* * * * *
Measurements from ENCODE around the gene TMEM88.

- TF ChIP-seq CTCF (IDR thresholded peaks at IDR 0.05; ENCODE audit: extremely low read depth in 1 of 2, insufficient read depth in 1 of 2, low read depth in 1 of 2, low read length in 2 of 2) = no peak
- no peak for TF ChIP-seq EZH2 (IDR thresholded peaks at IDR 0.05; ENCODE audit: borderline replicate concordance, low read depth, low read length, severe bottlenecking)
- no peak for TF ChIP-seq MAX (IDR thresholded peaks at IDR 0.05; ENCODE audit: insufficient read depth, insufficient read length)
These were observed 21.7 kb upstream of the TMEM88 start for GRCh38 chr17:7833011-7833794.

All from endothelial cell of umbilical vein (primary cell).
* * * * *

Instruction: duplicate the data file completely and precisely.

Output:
Measurements from ENCODE around the gene TMEM88.

- TF ChIP-seq CTCF (IDR thresholded peaks at IDR 0.05; ENCODE audit: extremely low read depth in 1 of 2, insufficient read depth in 1 of 2, low read depth in 1 of 2, low read length in 2 of 2) = no peak
- no peak for TF ChIP-seq EZH2 (IDR thresholded peaks at IDR 0.05; ENCODE audit: borderline replicate concordance, low read depth, low read length, severe bottlenecking)
- no peak for TF ChIP-seq MAX (IDR thresholded peaks at IDR 0.05; ENCODE audit: insufficient read depth, insufficient read length)
These were observed 21.7 kb upstream of the TMEM88 start for GRCh38 chr17:7833011-7833794.

All from endothelial cell of umbilical vein (primary cell).